10. Use arrows to visually connect related controls – using a bent arrow to say “hey, these radio buttons affect how this textbox works” can be a real boost to the effectiveness of an interface. It provides a natural flow rather then the usual disjointed placement of controls. In the example shown below it would be pretty clear to a user that they have two options for refining the scope of their search (i.e. the arrow indicates an implicit connection between the controls).

Armed with these new usability tricks, you are ready to go forth and make the world a better place, or at least make your software more usable. Because usability isn’t a directly tangible thing that can be listed on a project schedule, it’s often ditched in favor of more features or additional quality testing. This way of thinking isn’t going to last much longer as more users are spoilt by the fantastic interfaces they receive from companies like Google and Apple, people are coming to expect usability as a given, not a treat.

Special thanks to Dmitry Fadeyev of Usability Post for his excellent suggestions which helped improve this article.

03 February, 2009

What Does an IT Project Manager Do? - Part I

A description of the responsibilities of a typical project manager in the IT industry

This article is split into two parts due to its length. Part one starts with an introduction which describes the role a project manager plays during software development.

If you looked at the most prominent job searching website in your region you would find that different industries mean different things when they use the word project manager. For our purposes, we are going to talk about a typical project manager within the software development industry. By no means is this an exhaustive treatment of their duties and chances are good that no single person in a company would undertake all the tasks described here.

Before we can say what a project manager does, we should first take some time to define what a project actually is. We know that a project is often a novel undertaking, an attempt to create or achieve something which hasn’t been done before (hence why projects are inherently risky). The other identifying features of a project include; they have a deadline, a set budget, and a beginning and end point.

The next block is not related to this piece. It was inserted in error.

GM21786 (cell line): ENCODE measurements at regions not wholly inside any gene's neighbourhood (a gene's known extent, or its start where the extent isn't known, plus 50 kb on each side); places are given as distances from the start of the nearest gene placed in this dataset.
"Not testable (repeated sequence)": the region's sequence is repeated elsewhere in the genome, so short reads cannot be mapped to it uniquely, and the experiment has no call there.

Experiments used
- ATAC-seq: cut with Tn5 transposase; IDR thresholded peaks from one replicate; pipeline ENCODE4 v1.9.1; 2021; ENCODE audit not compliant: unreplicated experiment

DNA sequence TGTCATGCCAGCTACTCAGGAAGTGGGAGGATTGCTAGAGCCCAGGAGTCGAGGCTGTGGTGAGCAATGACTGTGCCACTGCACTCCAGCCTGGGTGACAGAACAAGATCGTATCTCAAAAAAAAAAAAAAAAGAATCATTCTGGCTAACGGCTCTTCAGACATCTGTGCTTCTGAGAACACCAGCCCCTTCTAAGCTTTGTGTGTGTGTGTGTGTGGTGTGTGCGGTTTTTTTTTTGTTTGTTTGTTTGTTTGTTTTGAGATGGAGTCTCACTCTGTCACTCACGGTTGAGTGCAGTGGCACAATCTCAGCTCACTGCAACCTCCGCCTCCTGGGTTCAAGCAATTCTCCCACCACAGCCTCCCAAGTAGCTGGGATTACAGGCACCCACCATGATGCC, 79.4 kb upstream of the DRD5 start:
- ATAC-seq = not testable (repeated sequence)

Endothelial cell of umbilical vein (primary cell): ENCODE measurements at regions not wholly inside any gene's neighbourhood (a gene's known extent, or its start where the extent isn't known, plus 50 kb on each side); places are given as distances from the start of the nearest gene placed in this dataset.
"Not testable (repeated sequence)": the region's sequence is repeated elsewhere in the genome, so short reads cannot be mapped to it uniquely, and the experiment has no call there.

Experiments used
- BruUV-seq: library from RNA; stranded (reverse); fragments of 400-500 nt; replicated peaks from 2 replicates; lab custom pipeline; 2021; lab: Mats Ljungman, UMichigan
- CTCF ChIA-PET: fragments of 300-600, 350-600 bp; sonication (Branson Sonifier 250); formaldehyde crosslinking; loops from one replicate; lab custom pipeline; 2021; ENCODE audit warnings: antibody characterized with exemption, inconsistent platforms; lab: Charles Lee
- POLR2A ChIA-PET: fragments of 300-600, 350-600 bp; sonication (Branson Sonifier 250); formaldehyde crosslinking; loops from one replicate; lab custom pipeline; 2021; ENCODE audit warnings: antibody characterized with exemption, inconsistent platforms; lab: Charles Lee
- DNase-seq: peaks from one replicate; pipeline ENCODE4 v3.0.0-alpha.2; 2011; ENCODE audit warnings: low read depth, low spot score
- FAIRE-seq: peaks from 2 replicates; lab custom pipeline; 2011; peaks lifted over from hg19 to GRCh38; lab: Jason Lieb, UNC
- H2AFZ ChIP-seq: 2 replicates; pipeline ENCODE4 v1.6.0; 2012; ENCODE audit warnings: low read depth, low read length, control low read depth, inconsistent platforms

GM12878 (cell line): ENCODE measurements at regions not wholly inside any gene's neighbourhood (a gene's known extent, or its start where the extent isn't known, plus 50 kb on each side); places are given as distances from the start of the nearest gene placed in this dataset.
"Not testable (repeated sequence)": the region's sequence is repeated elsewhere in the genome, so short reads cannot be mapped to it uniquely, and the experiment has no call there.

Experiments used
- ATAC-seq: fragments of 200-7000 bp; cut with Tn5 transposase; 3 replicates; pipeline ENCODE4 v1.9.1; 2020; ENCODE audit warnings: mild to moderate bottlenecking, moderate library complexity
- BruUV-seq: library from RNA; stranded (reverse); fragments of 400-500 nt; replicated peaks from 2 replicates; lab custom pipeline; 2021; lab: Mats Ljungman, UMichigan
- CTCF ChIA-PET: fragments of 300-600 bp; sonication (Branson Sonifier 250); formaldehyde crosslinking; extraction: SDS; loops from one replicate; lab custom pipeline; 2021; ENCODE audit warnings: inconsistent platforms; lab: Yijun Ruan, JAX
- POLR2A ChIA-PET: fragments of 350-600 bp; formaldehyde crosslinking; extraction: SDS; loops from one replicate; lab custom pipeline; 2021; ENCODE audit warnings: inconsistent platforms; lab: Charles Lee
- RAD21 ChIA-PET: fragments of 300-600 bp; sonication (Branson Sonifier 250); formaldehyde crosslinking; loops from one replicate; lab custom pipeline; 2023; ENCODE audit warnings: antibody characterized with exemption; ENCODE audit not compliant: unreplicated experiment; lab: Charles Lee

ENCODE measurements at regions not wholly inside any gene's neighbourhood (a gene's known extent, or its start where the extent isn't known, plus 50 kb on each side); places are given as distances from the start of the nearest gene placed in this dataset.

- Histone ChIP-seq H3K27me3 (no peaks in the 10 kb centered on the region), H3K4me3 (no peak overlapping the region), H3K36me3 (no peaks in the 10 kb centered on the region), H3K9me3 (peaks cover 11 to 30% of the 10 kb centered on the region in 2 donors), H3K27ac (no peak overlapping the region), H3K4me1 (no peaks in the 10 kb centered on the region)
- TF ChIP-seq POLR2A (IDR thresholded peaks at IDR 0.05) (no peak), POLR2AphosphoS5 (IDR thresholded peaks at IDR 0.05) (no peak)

A project can be broken into a number of components; design, programming, project management, quality control, etc. These are just the titles I use, but they do have direct parallels with traditional waterfall model stages (e.g. programming = implementation, quality control = testing, etc). For simplicity, I usually roll requirements gathering and system analysis into the project management component. I tend to refer to components rather then phases or stages. The reason for this is because it’s limiting to try and force a software development project into a series of linear steps. It just doesn’t turn out that way because there is so much iteration and overlap between stages (e.g. project management is a process that occurs the whole way through a project).

To get a project done you obviously need people with specialized skills, these people are often geographically distributed, whether that’s down the hall from each other, or on another continent. The chances of these people coming together as an organized group is pretty slim. And this is where a project manager comes onto the scene.

So then, what is a project manager? You could say they are the glue that binds things together, they don’t actually do the work, but rather help others do it. They are at the helm of a ship, steering it via a predefined route to a particular destination, with course corrections to be expected along the way.